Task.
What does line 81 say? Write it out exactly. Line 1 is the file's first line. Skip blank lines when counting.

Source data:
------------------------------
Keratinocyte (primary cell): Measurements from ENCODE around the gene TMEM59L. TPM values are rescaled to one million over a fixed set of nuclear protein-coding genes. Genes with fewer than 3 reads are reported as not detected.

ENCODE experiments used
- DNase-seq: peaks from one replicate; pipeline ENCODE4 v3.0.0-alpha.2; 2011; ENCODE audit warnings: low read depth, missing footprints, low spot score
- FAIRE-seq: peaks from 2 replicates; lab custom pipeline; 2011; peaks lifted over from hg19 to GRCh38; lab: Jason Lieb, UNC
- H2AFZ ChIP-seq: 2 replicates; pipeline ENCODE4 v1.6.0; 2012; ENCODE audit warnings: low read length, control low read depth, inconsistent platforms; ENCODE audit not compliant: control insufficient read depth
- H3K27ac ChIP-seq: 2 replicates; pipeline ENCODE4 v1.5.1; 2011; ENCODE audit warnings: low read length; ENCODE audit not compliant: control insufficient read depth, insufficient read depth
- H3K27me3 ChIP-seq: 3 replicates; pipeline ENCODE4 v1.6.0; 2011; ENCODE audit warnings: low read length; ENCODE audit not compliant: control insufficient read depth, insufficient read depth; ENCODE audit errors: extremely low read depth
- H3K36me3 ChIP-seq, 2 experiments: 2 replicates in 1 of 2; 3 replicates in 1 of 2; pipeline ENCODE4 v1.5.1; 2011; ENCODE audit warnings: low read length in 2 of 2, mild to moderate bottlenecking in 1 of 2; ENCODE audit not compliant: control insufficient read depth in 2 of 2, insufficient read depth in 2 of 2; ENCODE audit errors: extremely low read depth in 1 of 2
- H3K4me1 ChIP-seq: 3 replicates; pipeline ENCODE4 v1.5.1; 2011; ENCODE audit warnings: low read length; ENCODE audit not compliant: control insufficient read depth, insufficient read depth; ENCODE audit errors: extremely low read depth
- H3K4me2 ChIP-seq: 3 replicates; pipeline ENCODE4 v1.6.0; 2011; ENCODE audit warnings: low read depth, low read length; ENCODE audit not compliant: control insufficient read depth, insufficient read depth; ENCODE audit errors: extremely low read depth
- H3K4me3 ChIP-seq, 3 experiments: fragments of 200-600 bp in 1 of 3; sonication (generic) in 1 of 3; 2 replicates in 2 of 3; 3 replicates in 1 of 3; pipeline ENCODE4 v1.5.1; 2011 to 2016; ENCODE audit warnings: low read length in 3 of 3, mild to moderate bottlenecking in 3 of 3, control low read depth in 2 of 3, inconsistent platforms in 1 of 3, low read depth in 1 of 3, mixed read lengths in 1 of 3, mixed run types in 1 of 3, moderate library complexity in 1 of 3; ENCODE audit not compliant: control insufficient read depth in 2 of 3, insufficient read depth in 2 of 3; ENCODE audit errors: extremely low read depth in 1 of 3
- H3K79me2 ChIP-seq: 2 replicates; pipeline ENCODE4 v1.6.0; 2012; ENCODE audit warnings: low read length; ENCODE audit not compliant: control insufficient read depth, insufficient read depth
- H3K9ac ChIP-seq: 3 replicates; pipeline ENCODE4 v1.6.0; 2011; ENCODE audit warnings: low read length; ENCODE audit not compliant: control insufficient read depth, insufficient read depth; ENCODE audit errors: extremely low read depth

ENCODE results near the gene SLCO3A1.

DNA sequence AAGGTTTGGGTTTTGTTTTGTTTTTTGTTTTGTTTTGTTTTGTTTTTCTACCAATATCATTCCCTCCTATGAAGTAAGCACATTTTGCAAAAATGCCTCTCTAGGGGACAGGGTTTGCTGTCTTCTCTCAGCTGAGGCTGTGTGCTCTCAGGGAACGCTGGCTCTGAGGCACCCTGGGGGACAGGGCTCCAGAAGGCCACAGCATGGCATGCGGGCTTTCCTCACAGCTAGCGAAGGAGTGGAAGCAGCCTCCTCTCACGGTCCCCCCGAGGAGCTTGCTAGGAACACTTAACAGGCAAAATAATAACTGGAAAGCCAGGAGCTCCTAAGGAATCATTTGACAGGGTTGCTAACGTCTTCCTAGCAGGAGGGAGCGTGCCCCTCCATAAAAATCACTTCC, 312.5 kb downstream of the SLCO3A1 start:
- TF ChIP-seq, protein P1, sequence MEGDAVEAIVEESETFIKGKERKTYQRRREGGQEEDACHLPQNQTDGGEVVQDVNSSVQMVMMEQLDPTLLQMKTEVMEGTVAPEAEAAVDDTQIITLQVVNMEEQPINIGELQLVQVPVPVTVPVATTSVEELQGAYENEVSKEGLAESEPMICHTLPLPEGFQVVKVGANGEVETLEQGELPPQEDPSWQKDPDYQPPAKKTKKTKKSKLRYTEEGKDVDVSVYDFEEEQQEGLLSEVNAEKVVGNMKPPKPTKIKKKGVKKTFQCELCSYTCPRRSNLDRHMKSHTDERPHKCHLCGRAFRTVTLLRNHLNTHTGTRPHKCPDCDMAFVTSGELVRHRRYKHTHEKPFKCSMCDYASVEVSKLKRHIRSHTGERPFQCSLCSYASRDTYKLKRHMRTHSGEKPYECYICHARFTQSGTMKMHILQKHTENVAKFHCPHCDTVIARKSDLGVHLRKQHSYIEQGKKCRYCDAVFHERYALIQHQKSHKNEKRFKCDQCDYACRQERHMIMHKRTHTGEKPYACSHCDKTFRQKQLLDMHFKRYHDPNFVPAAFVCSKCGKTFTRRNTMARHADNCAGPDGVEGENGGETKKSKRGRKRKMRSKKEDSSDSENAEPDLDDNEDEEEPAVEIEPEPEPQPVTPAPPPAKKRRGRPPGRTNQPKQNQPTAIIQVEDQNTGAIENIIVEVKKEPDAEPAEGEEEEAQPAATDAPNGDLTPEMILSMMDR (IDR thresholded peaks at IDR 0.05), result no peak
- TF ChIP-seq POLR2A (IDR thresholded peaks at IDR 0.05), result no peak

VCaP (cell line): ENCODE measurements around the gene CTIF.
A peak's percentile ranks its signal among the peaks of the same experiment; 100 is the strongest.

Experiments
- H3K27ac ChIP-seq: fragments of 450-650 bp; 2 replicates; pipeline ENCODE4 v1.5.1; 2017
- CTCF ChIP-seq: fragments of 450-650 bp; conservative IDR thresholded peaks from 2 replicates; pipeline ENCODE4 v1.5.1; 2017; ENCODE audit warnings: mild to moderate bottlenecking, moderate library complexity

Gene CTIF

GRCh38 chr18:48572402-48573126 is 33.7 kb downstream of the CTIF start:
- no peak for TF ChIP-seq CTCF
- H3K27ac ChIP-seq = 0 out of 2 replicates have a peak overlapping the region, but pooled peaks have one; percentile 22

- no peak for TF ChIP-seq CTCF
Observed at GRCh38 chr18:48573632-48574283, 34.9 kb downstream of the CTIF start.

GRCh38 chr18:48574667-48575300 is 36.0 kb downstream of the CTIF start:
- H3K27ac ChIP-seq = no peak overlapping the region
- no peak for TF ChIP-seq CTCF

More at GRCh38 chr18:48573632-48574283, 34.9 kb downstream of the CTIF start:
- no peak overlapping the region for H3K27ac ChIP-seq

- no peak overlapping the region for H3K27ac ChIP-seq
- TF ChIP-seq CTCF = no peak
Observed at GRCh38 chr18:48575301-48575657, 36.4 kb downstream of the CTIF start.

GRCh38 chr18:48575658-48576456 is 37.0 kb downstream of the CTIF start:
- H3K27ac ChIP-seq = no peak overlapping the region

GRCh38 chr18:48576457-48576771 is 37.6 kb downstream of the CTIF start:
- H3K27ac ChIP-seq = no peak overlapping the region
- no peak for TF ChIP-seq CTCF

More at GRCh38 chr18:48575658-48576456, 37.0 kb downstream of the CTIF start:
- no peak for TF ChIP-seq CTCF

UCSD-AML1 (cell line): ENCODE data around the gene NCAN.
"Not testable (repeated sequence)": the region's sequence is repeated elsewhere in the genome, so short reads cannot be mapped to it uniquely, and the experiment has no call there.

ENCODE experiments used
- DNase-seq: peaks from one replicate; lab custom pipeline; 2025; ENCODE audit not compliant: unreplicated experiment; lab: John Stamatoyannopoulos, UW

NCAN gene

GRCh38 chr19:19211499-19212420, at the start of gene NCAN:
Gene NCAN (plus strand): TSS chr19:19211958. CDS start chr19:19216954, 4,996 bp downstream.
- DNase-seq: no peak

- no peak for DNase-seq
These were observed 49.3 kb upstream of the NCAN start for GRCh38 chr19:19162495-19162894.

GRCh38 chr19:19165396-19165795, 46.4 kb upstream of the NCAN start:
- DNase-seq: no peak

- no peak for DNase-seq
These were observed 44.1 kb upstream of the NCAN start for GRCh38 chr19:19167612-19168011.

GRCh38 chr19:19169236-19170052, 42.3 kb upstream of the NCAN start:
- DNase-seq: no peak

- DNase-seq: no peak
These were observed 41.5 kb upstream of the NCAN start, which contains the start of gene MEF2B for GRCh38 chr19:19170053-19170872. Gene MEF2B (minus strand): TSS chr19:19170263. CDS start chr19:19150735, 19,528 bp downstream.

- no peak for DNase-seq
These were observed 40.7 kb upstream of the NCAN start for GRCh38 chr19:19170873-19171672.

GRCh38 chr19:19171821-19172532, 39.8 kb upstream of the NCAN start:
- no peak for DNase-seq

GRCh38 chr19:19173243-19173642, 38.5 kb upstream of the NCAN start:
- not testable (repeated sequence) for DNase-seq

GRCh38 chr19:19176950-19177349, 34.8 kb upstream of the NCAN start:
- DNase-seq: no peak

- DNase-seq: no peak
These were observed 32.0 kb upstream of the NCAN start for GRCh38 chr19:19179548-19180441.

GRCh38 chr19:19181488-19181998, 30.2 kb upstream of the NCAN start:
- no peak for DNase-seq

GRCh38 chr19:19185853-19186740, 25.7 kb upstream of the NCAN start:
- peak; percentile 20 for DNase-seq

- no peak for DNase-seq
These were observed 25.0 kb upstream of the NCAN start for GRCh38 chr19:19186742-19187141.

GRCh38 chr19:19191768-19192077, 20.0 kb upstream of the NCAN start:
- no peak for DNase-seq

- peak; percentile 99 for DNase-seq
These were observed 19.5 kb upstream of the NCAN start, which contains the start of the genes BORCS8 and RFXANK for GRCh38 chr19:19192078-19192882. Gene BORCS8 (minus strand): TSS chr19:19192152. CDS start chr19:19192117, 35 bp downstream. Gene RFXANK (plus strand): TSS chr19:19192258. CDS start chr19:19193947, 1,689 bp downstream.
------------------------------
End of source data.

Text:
These were observed 19.5 kb upstream of the NCAN start, which contains the start of the genes BORCS8 and RFXANK for GRCh38 chr19:19192078-19192882. Gene BORCS8 (minus strand): TSS chr19:19192152. CDS start chr19:19192117, 35 bp downstream. Gene RFXANK (plus strand): TSS chr19:19192258. CDS start chr19:19193947, 1,689 bp downstream.